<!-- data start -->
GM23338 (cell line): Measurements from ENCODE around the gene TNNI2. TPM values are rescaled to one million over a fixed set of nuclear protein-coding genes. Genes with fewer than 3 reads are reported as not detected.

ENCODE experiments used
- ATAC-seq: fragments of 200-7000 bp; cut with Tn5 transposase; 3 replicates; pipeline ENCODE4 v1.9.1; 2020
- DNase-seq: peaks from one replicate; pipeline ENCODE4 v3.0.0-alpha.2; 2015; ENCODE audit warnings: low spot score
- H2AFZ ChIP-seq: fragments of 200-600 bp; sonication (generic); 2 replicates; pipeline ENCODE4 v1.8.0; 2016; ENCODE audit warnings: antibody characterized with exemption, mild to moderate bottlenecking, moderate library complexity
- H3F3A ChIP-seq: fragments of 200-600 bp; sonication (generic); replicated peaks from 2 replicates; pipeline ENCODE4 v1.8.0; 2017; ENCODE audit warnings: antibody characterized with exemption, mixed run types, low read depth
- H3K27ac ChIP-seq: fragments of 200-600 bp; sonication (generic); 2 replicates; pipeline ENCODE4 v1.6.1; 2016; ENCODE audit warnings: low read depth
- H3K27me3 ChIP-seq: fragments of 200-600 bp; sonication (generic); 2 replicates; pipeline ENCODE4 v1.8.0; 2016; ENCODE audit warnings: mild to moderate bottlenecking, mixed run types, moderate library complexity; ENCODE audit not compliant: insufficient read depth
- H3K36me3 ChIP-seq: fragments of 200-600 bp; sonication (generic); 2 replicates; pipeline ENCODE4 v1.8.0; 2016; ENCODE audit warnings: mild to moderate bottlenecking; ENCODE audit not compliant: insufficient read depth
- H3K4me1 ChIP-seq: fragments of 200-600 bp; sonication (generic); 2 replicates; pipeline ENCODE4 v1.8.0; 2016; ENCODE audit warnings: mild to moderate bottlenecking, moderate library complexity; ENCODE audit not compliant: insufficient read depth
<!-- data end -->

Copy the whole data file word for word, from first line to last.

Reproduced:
GM23338 (cell line): Measurements from ENCODE around the gene TNNI2. TPM values are rescaled to one million over a fixed set of nuclear protein-coding genes. Genes with fewer than 3 reads are reported as not detected.

ENCODE experiments used
- ATAC-seq: fragments of 200-7000 bp; cut with Tn5 transposase; 3 replicates; pipeline ENCODE4 v1.9.1; 2020
- DNase-seq: peaks from one replicate; pipeline ENCODE4 v3.0.0-alpha.2; 2015; ENCODE audit warnings: low spot score
- H2AFZ ChIP-seq: fragments of 200-600 bp; sonication (generic); 2 replicates; pipeline ENCODE4 v1.8.0; 2016; ENCODE audit warnings: antibody characterized with exemption, mild to moderate bottlenecking, moderate library complexity
- H3F3A ChIP-seq: fragments of 200-600 bp; sonication (generic); replicated peaks from 2 replicates; pipeline ENCODE4 v1.8.0; 2017; ENCODE audit warnings: antibody characterized with exemption, mixed run types, low read depth
- H3K27ac ChIP-seq: fragments of 200-600 bp; sonication (generic); 2 replicates; pipeline ENCODE4 v1.6.1; 2016; ENCODE audit warnings: low read depth
- H3K27me3 ChIP-seq: fragments of 200-600 bp; sonication (generic); 2 replicates; pipeline ENCODE4 v1.8.0; 2016; ENCODE audit warnings: mild to moderate bottlenecking, mixed run types, moderate library complexity; ENCODE audit not compliant: insufficient read depth
- H3K36me3 ChIP-seq: fragments of 200-600 bp; sonication (generic); 2 replicates; pipeline ENCODE4 v1.8.0; 2016; ENCODE audit warnings: mild to moderate bottlenecking; ENCODE audit not compliant: insufficient read depth
- H3K4me1 ChIP-seq: fragments of 200-600 bp; sonication (generic); 2 replicates; pipeline ENCODE4 v1.8.0; 2016; ENCODE audit warnings: mild to moderate bottlenecking, moderate library complexity; ENCODE audit not compliant: insufficient read depth